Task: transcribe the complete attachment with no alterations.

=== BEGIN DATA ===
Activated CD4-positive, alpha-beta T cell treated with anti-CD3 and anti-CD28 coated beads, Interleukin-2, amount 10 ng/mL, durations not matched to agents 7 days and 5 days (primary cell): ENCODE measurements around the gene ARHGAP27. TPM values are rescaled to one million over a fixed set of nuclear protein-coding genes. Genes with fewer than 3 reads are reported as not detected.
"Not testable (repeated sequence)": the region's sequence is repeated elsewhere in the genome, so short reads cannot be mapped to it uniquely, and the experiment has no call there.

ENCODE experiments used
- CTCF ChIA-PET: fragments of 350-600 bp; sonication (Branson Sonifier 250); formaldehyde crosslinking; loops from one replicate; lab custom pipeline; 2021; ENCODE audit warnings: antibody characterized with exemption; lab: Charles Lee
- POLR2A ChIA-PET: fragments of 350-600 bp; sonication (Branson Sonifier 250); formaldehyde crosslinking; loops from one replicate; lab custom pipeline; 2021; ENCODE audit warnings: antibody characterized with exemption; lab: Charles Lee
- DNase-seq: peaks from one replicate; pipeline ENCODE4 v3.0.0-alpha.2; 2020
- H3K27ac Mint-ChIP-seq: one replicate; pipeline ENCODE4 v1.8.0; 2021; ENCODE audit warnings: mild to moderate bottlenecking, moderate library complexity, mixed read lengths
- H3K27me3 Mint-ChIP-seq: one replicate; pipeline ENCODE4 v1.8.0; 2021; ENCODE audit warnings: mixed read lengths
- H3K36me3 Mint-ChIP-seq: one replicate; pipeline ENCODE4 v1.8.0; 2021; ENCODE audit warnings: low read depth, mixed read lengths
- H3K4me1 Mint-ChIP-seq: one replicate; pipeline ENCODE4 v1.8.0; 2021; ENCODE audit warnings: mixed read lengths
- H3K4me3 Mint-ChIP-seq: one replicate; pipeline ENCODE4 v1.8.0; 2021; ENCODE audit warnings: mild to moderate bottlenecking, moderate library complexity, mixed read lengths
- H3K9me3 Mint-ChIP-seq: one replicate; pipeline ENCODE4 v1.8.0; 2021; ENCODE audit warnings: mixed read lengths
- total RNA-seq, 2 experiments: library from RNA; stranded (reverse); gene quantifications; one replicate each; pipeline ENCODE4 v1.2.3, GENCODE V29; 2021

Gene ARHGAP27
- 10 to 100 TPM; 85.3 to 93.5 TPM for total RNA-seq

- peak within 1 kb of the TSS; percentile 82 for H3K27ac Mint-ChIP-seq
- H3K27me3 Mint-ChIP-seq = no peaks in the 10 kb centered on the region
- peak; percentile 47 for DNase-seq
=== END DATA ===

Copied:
Activated CD4-positive, alpha-beta T cell treated with anti-CD3 and anti-CD28 coated beads, Interleukin-2, amount 10 ng/mL, durations not matched to agents 7 days and 5 days (primary cell): ENCODE measurements around the gene ARHGAP27. TPM values are rescaled to one million over a fixed set of nuclear protein-coding genes. Genes with fewer than 3 reads are reported as not detected.
"Not testable (repeated sequence)": the region's sequence is repeated elsewhere in the genome, so short reads cannot be mapped to it uniquely, and the experiment has no call there.

ENCODE experiments used
- CTCF ChIA-PET: fragments of 350-600 bp; sonication (Branson Sonifier 250); formaldehyde crosslinking; loops from one replicate; lab custom pipeline; 2021; ENCODE audit warnings: antibody characterized with exemption; lab: Charles Lee
- POLR2A ChIA-PET: fragments of 350-600 bp; sonication (Branson Sonifier 250); formaldehyde crosslinking; loops from one replicate; lab custom pipeline; 2021; ENCODE audit warnings: antibody characterized with exemption; lab: Charles Lee
- DNase-seq: peaks from one replicate; pipeline ENCODE4 v3.0.0-alpha.2; 2020
- H3K27ac Mint-ChIP-seq: one replicate; pipeline ENCODE4 v1.8.0; 2021; ENCODE audit warnings: mild to moderate bottlenecking, moderate library complexity, mixed read lengths
- H3K27me3 Mint-ChIP-seq: one replicate; pipeline ENCODE4 v1.8.0; 2021; ENCODE audit warnings: mixed read lengths
- H3K36me3 Mint-ChIP-seq: one replicate; pipeline ENCODE4 v1.8.0; 2021; ENCODE audit warnings: low read depth, mixed read lengths
- H3K4me1 Mint-ChIP-seq: one replicate; pipeline ENCODE4 v1.8.0; 2021; ENCODE audit warnings: mixed read lengths
- H3K4me3 Mint-ChIP-seq: one replicate; pipeline ENCODE4 v1.8.0; 2021; ENCODE audit warnings: mild to moderate bottlenecking, moderate library complexity, mixed read lengths
- H3K9me3 Mint-ChIP-seq: one replicate; pipeline ENCODE4 v1.8.0; 2021; ENCODE audit warnings: mixed read lengths
- total RNA-seq, 2 experiments: library from RNA; stranded (reverse); gene quantifications; one replicate each; pipeline ENCODE4 v1.2.3, GENCODE V29; 2021

Gene ARHGAP27
- 10 to 100 TPM; 85.3 to 93.5 TPM for total RNA-seq

- peak within 1 kb of the TSS; percentile 82 for H3K27ac Mint-ChIP-seq
- H3K27me3 Mint-ChIP-seq = no peaks in the 10 kb centered on the region
- peak; percentile 47 for DNase-seq